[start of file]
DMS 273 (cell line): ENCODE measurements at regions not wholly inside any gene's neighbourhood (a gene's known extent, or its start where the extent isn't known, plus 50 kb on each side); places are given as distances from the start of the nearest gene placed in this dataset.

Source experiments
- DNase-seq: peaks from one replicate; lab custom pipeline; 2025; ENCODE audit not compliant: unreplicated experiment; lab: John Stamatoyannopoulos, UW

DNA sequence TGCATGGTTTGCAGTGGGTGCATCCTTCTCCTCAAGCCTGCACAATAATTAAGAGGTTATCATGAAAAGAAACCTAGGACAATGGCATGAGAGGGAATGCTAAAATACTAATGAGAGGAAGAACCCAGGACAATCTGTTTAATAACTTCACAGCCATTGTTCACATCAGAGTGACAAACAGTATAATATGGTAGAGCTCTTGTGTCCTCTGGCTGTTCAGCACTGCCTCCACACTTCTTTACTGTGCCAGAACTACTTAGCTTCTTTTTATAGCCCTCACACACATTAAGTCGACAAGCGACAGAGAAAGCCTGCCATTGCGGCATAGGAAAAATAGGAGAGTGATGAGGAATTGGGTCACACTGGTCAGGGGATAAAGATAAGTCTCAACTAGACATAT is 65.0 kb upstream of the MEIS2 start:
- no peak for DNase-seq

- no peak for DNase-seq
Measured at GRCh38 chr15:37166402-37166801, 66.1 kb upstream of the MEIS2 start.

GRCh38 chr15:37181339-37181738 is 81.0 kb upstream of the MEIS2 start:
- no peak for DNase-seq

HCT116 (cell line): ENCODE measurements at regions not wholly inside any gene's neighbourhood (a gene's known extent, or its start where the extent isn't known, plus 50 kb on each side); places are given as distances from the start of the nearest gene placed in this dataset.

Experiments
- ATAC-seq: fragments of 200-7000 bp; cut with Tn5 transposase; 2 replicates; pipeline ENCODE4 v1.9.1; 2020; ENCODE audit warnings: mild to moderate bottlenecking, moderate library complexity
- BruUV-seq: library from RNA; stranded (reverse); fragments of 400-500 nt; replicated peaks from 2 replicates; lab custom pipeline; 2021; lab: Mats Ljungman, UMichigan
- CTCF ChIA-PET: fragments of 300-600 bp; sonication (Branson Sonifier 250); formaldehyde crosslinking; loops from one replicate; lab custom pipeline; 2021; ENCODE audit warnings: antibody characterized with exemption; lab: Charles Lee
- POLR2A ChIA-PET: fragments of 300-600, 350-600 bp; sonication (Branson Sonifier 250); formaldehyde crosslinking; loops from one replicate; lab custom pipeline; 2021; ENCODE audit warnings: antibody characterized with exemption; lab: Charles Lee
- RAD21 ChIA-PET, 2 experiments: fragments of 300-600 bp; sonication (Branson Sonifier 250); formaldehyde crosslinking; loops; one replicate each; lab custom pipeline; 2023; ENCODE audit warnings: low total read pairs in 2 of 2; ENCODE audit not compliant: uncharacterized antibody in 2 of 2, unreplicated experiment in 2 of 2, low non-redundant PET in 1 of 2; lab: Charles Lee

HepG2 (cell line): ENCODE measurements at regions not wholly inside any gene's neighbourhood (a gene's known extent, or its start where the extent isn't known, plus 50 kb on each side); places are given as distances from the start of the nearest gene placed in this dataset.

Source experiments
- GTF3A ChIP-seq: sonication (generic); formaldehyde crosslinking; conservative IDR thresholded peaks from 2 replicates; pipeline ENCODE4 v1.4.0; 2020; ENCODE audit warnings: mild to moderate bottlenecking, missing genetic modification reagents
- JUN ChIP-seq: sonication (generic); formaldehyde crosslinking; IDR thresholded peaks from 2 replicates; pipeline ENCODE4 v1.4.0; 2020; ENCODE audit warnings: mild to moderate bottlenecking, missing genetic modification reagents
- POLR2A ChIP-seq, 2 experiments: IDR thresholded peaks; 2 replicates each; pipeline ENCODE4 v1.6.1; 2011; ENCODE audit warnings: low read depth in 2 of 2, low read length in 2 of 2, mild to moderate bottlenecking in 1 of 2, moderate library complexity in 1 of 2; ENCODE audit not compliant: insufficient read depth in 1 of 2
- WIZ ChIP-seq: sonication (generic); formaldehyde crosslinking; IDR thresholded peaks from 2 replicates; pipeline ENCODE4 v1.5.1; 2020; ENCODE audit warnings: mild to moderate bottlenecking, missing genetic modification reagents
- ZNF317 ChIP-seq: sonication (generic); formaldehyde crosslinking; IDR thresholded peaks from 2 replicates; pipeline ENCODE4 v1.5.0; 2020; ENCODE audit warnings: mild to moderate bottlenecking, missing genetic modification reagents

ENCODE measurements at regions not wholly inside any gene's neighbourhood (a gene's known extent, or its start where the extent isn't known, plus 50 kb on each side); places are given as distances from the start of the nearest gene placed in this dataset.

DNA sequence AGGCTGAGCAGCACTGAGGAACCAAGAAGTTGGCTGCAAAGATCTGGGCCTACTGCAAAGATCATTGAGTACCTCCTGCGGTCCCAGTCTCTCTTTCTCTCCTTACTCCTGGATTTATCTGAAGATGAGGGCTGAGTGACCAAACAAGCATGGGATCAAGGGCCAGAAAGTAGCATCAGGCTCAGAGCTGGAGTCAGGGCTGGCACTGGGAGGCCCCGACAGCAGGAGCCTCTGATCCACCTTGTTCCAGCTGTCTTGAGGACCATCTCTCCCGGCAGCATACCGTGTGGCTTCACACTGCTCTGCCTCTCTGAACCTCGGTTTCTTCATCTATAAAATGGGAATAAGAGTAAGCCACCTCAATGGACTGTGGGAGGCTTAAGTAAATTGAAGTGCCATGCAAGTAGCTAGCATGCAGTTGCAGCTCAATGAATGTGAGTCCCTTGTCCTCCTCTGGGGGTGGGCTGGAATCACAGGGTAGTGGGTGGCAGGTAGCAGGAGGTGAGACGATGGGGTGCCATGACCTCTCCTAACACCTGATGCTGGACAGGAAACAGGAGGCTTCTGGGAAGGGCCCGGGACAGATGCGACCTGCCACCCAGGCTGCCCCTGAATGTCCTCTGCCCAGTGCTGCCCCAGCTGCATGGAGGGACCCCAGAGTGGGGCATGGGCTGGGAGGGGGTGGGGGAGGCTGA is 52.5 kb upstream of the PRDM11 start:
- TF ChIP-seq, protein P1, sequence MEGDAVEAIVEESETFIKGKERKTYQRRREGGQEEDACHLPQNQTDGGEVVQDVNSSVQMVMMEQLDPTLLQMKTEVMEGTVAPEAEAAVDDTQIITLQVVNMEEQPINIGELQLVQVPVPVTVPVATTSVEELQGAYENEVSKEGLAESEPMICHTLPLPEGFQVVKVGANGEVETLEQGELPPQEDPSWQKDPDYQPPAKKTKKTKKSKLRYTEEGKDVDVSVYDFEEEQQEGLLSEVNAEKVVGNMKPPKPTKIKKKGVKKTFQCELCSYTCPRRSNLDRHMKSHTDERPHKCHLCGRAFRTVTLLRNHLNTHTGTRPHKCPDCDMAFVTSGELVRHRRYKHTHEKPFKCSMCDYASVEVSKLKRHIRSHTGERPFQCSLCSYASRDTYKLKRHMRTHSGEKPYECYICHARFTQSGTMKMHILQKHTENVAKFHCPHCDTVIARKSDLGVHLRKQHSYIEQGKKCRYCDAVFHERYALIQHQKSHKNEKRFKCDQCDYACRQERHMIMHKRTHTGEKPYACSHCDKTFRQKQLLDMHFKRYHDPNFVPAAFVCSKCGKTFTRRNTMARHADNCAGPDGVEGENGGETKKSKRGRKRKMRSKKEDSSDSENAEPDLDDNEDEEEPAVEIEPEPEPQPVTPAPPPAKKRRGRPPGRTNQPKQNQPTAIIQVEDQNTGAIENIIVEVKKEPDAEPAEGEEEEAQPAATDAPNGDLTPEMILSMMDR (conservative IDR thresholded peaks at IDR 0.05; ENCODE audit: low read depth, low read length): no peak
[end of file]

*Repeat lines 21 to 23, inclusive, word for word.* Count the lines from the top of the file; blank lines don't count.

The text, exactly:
- POLR2A ChIP-seq, 2 experiments: IDR thresholded peaks; 2 replicates each; pipeline ENCODE4 v1.6.1; 2011; ENCODE audit warnings: low read depth in 2 of 2, low read length in 2 of 2, mild to moderate bottlenecking in 1 of 2, moderate library complexity in 1 of 2; ENCODE audit not compliant: insufficient read depth in 1 of 2
- WIZ ChIP-seq: sonication (generic); formaldehyde crosslinking; IDR thresholded peaks from 2 replicates; pipeline ENCODE4 v1.5.1; 2020; ENCODE audit warnings: mild to moderate bottlenecking, missing genetic modification reagents
- ZNF317 ChIP-seq: sonication (generic); formaldehyde crosslinking; IDR thresholded peaks from 2 replicates; pipeline ENCODE4 v1.5.0; 2020; ENCODE audit warnings: mild to moderate bottlenecking, missing genetic modification reagents